Defense Mechanisms to Cope with Painful Emotions
February 17, 2012 in News
Finding ways to cope with painful emotions can be one of the most critical ongoing efforts of your life. Change is an inevitable part of the human life: a family breaks up, a child leaves home, a mother or wife returns to work, you find a new job or go to new school. You are forced to adapt to all these changes. Luckily, your mind and body are adaptable. You may work through such adaptations by using your defense mechanisms- mental strategies to for preserving yourself from anxiety, stress or depression.
Defense mechanisms can lead to problems if they become your primary or only way of dealing with such problems. However, they can also be used to help you to adjust to stressful situations. Check out the common defense mechanisms, understand them and use them when you need.
Repression is considered the most basic defense mechanism. People who are repressing deny any awareness of thoughts, feelings, memories or wishes that are threatening. They refuse to acknowledge a response that would ordinarily be expected in specific circumstances. For example, a child who shows no anger or distress during his or her parents’ divorce may be repressing fears and anxieties.
Rationalization is a defense mechanism in which people assure themselves and others that they acted from better motives than was probably the case. A student that claims that his poor performance doesn’t matter because he was too busy helping others may be rationalizing negligence of responsibility for schoolwork.
Denial is a defense mechanism in which people cover up the truths about the outer world, ignoring those which threaten self-esteem or create anxiety. Thus, people may not hear an insulting remark even though it is spoken clearly and within hearing distance.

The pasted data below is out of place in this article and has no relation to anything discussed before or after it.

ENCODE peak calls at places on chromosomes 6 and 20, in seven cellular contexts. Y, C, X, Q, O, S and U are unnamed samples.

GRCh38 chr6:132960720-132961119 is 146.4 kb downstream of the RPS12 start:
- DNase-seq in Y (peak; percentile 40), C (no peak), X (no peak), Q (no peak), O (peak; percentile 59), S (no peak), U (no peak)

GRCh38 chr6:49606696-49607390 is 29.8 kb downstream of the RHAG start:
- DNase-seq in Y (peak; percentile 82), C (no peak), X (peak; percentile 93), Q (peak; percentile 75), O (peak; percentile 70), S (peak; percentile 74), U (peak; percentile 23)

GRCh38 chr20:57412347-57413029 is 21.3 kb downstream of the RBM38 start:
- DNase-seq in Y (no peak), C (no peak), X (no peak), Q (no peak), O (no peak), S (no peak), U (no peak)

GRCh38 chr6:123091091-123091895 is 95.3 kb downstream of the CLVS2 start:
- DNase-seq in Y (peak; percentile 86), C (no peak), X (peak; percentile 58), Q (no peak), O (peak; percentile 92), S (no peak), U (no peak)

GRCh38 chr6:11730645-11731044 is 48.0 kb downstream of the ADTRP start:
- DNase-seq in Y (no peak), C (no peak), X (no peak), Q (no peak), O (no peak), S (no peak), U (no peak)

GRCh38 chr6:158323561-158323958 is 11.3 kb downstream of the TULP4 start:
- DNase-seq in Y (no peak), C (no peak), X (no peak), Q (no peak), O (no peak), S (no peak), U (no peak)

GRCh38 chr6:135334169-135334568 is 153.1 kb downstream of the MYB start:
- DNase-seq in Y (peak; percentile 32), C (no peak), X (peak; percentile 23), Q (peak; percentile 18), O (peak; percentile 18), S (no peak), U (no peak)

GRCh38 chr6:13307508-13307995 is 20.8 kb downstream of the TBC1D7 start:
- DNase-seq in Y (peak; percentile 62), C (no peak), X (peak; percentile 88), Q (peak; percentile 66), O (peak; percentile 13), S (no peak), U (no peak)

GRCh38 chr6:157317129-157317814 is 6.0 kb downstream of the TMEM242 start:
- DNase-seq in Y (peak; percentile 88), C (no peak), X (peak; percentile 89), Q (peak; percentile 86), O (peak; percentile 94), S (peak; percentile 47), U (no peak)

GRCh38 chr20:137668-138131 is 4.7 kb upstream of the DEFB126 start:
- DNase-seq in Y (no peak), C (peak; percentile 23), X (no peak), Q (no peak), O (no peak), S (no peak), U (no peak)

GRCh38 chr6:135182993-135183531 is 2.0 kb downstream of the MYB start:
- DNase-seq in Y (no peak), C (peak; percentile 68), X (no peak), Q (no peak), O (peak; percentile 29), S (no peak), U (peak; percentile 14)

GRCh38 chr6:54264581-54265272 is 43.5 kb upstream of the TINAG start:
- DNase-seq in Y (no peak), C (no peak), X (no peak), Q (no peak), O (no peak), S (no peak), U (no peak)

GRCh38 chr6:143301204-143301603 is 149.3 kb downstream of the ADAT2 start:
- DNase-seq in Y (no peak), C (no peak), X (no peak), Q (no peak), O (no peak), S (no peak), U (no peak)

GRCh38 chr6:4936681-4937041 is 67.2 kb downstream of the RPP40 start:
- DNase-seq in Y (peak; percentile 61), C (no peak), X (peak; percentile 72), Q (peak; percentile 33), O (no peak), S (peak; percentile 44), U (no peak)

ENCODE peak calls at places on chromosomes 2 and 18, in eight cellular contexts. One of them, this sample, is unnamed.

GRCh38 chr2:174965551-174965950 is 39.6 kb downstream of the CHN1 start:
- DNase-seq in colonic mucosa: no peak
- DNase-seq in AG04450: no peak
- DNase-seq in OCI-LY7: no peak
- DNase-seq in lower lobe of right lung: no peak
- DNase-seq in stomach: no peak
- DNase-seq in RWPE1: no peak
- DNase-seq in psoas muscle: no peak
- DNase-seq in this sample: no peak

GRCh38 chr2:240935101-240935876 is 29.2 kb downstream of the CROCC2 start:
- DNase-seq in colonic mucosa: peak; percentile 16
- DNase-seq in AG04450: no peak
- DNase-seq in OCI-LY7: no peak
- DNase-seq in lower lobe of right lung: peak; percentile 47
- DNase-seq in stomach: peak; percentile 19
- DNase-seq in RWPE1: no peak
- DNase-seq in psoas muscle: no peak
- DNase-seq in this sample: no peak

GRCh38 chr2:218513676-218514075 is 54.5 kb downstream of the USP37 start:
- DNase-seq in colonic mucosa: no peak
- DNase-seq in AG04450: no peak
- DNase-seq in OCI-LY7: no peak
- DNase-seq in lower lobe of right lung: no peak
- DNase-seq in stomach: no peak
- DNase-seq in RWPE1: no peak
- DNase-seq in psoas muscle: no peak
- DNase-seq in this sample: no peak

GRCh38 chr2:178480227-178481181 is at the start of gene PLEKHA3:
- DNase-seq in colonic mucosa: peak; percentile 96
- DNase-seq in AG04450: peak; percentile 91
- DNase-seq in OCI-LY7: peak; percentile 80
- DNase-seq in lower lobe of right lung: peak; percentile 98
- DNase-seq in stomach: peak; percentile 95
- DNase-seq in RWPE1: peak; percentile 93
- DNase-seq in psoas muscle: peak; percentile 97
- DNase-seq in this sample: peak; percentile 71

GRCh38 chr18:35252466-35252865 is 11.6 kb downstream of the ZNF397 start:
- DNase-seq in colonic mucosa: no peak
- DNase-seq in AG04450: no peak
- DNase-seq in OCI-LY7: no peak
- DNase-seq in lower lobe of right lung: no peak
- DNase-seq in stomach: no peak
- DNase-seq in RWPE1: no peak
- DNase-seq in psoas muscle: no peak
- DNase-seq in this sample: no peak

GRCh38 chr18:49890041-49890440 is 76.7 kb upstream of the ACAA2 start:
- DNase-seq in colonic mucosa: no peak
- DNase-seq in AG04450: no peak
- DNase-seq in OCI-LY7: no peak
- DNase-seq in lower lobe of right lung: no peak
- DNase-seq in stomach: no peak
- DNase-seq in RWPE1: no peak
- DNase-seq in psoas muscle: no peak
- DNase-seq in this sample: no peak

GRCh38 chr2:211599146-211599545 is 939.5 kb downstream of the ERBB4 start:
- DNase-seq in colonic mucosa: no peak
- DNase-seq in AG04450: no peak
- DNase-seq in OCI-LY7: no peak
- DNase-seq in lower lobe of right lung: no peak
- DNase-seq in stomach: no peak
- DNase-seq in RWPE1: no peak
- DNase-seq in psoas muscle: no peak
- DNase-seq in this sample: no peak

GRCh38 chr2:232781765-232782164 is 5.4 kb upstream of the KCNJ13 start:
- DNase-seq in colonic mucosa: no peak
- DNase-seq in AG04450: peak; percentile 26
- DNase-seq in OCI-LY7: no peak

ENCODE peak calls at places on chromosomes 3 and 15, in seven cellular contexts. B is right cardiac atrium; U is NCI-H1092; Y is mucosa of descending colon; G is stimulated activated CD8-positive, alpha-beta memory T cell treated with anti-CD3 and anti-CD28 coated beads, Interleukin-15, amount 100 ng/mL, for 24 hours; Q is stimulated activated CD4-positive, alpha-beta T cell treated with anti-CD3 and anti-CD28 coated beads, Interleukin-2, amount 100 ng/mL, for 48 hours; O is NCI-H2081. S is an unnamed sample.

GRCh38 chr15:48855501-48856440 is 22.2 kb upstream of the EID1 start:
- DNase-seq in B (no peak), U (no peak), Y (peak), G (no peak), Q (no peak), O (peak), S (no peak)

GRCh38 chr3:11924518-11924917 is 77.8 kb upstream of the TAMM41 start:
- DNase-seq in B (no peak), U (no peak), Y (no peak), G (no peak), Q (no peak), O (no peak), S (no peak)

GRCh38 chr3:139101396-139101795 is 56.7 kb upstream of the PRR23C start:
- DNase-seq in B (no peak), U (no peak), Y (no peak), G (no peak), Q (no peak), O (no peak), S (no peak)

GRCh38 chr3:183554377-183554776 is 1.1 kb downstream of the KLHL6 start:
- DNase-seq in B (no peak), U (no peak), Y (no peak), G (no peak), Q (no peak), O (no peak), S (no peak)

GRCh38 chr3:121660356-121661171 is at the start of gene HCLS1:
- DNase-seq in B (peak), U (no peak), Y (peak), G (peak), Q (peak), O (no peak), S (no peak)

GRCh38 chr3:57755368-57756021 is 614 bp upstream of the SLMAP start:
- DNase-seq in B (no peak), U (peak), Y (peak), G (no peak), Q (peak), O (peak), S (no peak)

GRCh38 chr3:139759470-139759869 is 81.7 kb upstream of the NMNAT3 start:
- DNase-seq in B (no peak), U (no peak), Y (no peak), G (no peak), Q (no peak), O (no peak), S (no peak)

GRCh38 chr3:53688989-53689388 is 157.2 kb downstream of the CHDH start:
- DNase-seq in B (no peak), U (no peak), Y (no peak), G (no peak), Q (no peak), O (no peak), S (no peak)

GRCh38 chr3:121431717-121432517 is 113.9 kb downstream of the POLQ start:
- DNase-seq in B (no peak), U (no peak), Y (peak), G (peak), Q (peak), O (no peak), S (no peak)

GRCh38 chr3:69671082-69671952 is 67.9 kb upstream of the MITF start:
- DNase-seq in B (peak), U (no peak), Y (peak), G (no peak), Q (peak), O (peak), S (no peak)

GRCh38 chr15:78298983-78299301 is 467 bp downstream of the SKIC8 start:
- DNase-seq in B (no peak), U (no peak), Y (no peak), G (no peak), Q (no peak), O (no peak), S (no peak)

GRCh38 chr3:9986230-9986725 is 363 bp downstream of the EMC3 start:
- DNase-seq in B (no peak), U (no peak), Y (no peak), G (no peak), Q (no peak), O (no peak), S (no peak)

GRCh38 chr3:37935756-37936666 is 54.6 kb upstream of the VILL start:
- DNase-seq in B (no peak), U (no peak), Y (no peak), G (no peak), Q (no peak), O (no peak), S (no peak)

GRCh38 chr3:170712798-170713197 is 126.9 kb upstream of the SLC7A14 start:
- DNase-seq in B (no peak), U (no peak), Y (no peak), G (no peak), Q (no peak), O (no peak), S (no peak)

Projection is an attempt to attribute your undesirable feelings, wishes and motives to other people. A man who is about to get married, for instance, may claim that his roommate is interested in every good-looking woman who walks down the street. He may be projecting onto his roommate the unacceptable feelings he has about other women.
Phychic contactlessness refers to an inability to communicate with or become intimate with others. People, who are deeply afraid of being hurt by intimacy, perhaps because they have been hurt in the past, are suffering from psychic contactlessness. Such people keep their self-esteem intact, nobody can hurt them because nobody is allowed to get close enough to do so.
People, who do not acknowledge, that other people are fully human, with human feelings and emotions, are using the defense mechanism called depersonalization. Racial prejudice often contains strong elements of depersonalization. It has been used to justify slavery, pogroms and other acts of violence against entire groups of people.
Sublimation refers to the substitution of socially acceptable behavior for unacceptable impulses such as hostility and aggression. Some people, for example, may become workaholics who work compulsively long hours each day rather than face the angry feelings they have about their home lives.
The use of these various defense mechanisms is normal. Everyone resorts to them to one degree or another. They are not necessarily negative. They can help you to cope with many stressful situations in your life. Try to know more about them, use them moderately when needed, and they will improve your life for sure.